Last night’s NY Tech Meetup (either the "46th or 47th") began with Meetup.com CEO Scott Heiferman welcoming the attendees back to the IAC building in Chelsea and moved quickly to the seven presentations:
- Transclick, a Web services provider that offers real-time IM, Web page, and mobile translations provided an overview of their technology. Powered by statistical machine translation and rule-based translation, it allows for translations in 16 languages and operates through plug-ins for Yahoo IM, GChat, and Firefox, among others. They’ve been in negotiations with Twitter about using their translation technology, but they already have a contract with NATO.
- Independence Year, an issues-based networking system founded by former Howard Dean campaign staffer Britt Blazer, showed how their system allows users to easily connect via shared interests about users. During the Q&A that followed, Heiferman was rather taken aback by an audience member’s question about how Blazer will use it to make money. He asked if Independence Year will "help take the country back", then "why is the question about making the big bucks?"
- Pluribo‘s presentation was its first public demo. Using natural-language processing, its technology provides a Zagat-like summary of reviews on popular consumer Web sites. Although its Firefox plug-in currently works for Amazon.com only, they’re planning to scale quickly, offer an API, and seek partnerships with retailers.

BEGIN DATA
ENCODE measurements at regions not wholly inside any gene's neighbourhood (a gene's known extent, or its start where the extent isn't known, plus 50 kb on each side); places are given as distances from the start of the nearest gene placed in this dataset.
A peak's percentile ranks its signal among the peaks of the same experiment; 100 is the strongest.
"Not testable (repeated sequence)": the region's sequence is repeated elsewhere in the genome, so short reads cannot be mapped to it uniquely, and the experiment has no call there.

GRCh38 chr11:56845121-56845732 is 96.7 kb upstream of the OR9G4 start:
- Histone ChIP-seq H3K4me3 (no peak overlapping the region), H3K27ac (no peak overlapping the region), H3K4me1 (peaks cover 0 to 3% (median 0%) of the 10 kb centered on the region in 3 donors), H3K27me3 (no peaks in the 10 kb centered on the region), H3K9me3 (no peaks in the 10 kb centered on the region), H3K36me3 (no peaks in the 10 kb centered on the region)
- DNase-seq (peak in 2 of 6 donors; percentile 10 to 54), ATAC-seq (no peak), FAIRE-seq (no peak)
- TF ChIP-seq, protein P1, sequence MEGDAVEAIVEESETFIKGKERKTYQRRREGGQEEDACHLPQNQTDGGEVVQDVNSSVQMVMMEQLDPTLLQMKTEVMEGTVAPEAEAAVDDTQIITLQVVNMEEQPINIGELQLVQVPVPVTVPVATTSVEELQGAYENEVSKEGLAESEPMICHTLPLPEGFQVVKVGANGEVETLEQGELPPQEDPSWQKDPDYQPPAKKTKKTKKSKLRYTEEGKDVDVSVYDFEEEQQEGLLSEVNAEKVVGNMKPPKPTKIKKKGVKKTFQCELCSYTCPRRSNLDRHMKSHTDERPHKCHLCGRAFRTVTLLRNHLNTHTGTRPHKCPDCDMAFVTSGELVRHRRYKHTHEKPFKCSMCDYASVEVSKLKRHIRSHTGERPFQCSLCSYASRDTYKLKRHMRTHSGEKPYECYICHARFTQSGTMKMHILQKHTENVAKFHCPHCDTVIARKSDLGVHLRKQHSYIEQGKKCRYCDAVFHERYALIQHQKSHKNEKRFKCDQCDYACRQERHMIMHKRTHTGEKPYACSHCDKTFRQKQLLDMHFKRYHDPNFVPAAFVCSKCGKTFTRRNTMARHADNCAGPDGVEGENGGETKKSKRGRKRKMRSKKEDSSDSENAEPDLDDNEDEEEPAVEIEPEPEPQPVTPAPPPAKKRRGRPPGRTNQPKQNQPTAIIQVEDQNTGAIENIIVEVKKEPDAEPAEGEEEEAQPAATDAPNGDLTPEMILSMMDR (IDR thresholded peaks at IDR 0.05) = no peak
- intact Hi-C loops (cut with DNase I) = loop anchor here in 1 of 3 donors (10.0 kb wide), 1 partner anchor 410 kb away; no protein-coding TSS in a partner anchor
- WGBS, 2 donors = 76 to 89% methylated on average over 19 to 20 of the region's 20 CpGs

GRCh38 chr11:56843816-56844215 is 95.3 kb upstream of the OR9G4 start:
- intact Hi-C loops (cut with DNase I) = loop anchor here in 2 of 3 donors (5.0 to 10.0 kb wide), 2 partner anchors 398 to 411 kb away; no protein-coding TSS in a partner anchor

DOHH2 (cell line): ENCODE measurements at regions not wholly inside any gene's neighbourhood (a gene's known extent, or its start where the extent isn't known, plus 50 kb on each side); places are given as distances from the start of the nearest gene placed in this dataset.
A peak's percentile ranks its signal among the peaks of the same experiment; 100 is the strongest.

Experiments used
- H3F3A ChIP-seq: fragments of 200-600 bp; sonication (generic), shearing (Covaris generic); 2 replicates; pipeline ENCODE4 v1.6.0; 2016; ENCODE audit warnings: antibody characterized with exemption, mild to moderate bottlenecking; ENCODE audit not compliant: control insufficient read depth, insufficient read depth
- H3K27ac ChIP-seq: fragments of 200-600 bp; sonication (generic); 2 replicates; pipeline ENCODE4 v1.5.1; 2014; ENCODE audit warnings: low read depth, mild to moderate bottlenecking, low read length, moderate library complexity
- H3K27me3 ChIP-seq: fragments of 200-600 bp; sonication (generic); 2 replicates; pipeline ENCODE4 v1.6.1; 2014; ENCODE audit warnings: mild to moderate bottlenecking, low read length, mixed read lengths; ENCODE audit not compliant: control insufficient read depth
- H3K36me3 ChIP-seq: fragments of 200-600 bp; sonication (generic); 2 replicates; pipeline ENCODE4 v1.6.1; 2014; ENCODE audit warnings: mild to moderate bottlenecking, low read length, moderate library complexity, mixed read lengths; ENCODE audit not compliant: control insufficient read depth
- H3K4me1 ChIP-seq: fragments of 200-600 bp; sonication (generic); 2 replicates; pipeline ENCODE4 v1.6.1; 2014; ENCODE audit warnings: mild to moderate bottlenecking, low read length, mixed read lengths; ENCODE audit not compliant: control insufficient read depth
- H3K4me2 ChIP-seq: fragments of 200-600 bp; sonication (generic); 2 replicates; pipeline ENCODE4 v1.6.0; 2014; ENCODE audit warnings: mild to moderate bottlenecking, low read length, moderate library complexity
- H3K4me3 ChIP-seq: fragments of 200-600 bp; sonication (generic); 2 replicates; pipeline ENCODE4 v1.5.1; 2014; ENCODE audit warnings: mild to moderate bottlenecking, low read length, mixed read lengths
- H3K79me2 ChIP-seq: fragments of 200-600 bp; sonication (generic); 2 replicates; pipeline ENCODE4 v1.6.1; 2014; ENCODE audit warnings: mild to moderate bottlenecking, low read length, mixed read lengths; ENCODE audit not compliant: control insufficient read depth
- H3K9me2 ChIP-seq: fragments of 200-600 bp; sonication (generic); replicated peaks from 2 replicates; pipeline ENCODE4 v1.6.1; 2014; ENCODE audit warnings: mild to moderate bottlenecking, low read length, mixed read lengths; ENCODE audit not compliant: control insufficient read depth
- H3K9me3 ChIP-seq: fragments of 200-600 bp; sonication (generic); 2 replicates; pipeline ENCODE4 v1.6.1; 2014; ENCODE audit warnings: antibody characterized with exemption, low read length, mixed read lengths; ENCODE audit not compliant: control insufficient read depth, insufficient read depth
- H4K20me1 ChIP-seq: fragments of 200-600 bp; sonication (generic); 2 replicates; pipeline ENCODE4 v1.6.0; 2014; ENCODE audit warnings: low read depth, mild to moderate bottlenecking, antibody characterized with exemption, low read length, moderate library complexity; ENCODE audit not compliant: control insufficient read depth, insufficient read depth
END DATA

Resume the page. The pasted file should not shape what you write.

- DailyLit offered attendees a new way to fit reading into their daily lives with books divided into five-minute installments that can be read via e-mail or RSS.
- Cause Caller, which grew out a master’s thesis at NYU’s ITP, aims to help voters connect with politicans, providing an automated system to pull elected officials’ phone numbers out of the many online directories and to connect your phone to each once done.
- Cloudsmith debuted its Web-based developer’s tool, helping developers find tools from around the Web for projects that their working on.
- Wakozi, the evening’s final presenter, aims to improve on Kozmo.com’s business model, aggregating retailers’ inventory into a single location to make it easier to shop for products like beer and liquor and get those products delivered quickly. Unlike Kozmo.com, Wakozi has no inventory on site. Its retailer database currently reaches Manhattan’s 100th Street, but they expect to reach Harlem within a month.